April 22 (Bloomberg) -- Verizon Communications Inc., the second-biggest U.S. phone company, reported wireless-customer gains that missed analysts’ estimates, following rival AT&T Inc. in posting slowing growth as most people already have handsets.
Verizon said today it added 423,000 contract customers in the first quarter, missing the 724,000 estimate of Craig Moffett, an analyst at Sanford C. Bernstein & Co. in New York. Profit for the period matched analysts’ projections.
The pool of new U.S. subscribers is shrinking, forcing carriers to poach customers to sustain growth. Verizon and larger rival AT&T are also looking for ways to squeeze more out of existing clients. Smartphones like the Droid, which can surf the Web and download video, helped Verizon boost data revenue.
“The lack of growth in the postpaid market is shocking,” said Moffett, referring to customers who are typically locked in a two-year contract. Moffett rates New York-based Verizon’s shares “market perform” and doesn’t own any. “We are in the midst of the first contraction of the postpaid wireless market since the 1980s. The market is saturated.”
Verizon dropped 28 cents to $29.28 at 4 p.m. in New York Stock Exchange composite trading. The shares have declined 12 percent this year.
Jennifer Fritzsche, an analyst at Wells Fargo & Co., estimated 563,000 contract-subscriber additions.
Expanding Beyond Phones
Chief Executive Officer Ivan Seidenberg has built the wireless business into Verizon’s largest unit, with almost 60 percent of sales. The division has helped spur growth as demand for land-line connections wanes, with customers switching to mobile service or plans offered by cable operators.
That growth is ebbing now as there are enough wireless devices to cover 91 percent of the U.S. population, according to the CTIA mobile industry association. That has prompted Verizon and other carriers to start offering service for other types of devices, like scaled-down netbook computers or e-readers.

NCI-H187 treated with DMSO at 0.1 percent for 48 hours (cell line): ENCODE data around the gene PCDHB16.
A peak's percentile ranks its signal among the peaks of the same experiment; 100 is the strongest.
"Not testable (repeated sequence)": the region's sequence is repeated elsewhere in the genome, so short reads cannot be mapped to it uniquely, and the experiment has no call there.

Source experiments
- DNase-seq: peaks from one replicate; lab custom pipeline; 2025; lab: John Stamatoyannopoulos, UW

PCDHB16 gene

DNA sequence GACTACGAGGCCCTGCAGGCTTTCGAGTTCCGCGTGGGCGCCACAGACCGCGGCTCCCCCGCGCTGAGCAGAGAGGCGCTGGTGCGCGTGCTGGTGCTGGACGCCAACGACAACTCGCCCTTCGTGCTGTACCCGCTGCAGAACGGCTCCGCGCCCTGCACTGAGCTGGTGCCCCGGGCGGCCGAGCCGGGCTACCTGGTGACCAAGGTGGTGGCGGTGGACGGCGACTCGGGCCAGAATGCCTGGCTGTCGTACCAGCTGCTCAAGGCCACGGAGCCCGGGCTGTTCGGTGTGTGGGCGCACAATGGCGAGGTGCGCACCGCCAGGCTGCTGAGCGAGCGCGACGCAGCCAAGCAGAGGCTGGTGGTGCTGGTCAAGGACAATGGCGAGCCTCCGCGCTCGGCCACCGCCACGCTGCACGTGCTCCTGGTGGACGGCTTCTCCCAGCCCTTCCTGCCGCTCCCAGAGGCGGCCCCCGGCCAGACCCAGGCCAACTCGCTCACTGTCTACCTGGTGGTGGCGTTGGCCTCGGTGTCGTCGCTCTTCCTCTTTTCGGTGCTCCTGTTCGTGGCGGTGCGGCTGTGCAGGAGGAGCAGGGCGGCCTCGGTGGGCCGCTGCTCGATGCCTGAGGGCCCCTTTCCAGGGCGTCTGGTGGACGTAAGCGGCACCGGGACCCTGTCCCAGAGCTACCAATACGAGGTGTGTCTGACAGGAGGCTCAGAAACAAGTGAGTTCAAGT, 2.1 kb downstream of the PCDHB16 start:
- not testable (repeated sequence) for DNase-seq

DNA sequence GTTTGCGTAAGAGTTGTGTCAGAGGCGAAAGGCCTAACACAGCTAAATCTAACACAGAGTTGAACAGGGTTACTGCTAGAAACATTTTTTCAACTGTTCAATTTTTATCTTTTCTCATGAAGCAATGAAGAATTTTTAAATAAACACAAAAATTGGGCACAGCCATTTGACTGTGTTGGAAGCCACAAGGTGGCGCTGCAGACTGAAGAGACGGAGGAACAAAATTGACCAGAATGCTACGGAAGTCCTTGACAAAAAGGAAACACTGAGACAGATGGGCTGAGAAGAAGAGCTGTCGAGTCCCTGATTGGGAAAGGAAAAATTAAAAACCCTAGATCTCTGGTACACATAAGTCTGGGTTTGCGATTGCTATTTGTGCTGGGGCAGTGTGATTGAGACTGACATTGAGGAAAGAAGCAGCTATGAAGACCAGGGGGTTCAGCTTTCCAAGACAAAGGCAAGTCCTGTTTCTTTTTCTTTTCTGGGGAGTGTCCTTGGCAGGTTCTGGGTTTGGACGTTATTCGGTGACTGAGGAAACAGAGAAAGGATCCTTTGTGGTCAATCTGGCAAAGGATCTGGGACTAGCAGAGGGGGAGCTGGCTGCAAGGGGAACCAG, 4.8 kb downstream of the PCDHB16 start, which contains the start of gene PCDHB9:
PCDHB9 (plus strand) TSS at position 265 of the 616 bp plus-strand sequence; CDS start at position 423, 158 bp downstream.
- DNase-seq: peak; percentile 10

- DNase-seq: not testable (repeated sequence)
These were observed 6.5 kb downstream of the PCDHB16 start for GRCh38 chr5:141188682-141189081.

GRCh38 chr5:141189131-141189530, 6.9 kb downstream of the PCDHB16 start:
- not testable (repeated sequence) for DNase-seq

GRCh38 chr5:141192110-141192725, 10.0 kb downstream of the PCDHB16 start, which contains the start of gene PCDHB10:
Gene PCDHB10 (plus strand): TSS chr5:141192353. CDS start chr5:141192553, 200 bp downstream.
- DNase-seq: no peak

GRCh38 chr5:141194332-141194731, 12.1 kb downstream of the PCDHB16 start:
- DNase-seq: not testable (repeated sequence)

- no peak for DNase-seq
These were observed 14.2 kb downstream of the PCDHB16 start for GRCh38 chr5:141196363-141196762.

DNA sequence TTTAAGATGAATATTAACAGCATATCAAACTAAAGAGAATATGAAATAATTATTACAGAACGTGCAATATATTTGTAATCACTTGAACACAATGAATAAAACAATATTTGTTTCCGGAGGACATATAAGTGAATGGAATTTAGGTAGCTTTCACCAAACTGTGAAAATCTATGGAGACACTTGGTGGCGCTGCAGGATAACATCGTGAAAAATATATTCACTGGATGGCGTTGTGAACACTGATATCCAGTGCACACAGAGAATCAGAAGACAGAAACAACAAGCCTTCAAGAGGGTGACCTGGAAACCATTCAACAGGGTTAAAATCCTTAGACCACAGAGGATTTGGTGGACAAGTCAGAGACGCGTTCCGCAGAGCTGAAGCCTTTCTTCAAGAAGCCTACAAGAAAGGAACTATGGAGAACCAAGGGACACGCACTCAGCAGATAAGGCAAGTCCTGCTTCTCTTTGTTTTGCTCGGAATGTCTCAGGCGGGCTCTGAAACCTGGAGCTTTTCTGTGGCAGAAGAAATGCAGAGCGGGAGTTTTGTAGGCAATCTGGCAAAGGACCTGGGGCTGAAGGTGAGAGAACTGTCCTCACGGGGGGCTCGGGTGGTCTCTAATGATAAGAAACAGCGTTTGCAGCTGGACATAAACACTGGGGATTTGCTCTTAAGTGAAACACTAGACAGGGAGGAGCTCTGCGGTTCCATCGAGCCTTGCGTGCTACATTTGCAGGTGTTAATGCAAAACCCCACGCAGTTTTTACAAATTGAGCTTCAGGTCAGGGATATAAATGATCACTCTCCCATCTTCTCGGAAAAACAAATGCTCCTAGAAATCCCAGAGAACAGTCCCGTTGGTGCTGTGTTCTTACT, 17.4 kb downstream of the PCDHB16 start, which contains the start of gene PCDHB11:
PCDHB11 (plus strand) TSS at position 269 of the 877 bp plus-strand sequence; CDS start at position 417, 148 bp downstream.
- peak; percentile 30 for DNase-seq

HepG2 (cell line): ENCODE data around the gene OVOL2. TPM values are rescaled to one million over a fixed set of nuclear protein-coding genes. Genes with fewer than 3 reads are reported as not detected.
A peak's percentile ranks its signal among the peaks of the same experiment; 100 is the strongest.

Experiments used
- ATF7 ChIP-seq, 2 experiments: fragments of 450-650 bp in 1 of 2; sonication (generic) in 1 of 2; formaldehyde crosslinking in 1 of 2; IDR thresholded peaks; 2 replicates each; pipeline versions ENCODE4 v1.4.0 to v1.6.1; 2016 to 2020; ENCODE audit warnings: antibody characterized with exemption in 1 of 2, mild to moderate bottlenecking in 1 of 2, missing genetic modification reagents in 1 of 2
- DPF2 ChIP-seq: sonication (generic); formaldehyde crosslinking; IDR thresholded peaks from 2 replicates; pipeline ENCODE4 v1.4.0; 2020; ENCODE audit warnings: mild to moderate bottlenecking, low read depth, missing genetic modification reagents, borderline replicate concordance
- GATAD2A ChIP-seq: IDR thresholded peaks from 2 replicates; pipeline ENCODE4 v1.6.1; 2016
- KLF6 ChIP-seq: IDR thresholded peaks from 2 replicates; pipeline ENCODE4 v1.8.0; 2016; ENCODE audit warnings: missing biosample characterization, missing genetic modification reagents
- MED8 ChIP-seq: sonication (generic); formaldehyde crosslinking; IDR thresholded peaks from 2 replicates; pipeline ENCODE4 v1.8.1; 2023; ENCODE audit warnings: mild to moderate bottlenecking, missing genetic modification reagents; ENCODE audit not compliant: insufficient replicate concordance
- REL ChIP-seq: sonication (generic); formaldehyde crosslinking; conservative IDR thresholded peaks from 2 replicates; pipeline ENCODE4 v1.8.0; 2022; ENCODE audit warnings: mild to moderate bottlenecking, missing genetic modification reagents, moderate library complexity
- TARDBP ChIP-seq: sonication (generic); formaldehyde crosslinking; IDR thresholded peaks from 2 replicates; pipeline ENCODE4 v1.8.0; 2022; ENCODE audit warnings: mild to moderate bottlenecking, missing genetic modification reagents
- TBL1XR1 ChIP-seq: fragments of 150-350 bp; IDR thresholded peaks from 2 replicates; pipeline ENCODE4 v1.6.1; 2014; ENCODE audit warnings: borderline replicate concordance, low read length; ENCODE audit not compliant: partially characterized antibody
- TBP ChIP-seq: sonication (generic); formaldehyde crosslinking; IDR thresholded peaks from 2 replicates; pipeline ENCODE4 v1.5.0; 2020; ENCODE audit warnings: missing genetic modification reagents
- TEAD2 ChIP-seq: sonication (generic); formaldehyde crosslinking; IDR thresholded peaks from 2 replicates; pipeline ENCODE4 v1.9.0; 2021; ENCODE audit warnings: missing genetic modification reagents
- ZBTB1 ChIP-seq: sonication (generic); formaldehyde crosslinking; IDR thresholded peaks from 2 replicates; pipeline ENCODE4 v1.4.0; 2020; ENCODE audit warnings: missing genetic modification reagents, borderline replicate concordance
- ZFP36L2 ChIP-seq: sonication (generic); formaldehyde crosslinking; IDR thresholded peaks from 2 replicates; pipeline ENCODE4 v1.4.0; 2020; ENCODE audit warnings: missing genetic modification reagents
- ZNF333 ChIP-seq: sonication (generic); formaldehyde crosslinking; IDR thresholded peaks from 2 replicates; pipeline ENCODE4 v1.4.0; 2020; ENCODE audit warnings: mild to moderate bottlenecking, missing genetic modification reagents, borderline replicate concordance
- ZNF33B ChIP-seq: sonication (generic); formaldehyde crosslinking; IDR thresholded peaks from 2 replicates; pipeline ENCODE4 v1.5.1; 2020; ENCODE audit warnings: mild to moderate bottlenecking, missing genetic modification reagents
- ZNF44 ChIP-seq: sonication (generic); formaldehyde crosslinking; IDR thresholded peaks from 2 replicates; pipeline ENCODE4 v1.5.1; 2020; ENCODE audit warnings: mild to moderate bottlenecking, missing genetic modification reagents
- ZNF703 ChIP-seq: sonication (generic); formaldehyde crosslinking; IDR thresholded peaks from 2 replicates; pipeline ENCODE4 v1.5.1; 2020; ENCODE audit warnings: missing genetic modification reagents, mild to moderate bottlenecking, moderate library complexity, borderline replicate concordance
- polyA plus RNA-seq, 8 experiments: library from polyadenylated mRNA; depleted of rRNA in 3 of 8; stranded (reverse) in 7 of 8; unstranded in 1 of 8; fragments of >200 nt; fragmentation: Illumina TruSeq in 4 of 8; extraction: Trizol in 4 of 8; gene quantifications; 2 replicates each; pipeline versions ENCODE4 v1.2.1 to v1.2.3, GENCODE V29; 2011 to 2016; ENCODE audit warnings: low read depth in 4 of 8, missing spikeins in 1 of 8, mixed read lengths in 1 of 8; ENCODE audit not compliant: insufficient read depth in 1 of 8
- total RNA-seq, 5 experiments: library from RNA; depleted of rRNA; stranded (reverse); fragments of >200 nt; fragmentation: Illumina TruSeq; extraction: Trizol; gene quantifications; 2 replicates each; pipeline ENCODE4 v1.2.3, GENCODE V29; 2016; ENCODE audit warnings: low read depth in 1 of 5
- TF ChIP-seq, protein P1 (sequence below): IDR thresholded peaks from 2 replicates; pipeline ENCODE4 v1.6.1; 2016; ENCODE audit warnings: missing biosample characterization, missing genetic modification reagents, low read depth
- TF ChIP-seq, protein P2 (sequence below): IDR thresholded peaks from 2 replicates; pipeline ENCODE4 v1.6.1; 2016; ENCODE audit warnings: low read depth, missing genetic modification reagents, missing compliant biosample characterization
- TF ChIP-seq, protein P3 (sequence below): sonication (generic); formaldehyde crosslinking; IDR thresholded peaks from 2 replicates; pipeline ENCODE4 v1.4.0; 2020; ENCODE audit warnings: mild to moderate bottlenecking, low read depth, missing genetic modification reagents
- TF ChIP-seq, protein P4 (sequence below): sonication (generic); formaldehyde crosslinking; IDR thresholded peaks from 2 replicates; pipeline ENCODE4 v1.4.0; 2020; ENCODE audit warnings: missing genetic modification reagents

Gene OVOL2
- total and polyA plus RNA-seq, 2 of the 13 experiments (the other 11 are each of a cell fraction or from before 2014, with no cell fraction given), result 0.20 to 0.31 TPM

The challenge for Verizon will be “how to get more wallet share out of the customers they have at this point,” Fritzsche, based in Chicago, said before Verizon’s announcement. She rates Verizon shares “outperform.”
Verizon can attract more “high-value” customers by strengthening its smartphone lineup and offering services such as National Football League broadcasts and Skype Web-calling for wireless handsets, Chief Financial Officer John Killian said on a conference call.
“We are not ready to throw the towel in to say that postpaid growth is going to be substantially lower,” he said. “We are still very bullish about growth opportunities in the retail postpaid market.”
Verizon became the largest mobile carrier last year after acquiring Alltel Corp. AT&T added 512,000 contract customers last quarter. That was the smallest increase in at least 12 quarters for the Dallas-based company.
Verizon co-owns its mobile business with Vodafone Group Plc. The wireless company’s profit is tied up in the partnership while the parent companies use it to pay down debt from the Alltel acquisition. The two have discussed sharing the cash through a dividend payment or buying each other out of the partnership, people familiar with the arrangement have said.
Killian said on the call today that Verizon’s dividend is “safe and strong” and that paying it to shareholders is “highly, highly important.”
Profit amounted to 56 cents a share, excluding costs tied to new U.S. health-care legislation, Verizon said. That matched the average of analyst’s estimates compiled by Bloomberg.
Verizon had 34 cents a share in expenses after losing a tax benefit for retiree plans. AT&T, Deere & Co., Caterpillar Inc. and other companies have also disclosed expenses tied to the new legislation.
Net income fell 75 percent to $409 million, or 14 cents a share, from $1.65 billion, or 58 cents, a year earlier. Sales advanced 1.2 percent to $26.9 billion, also meeting the average analyst projection. Sales growth is slowing after 10 percent last year.
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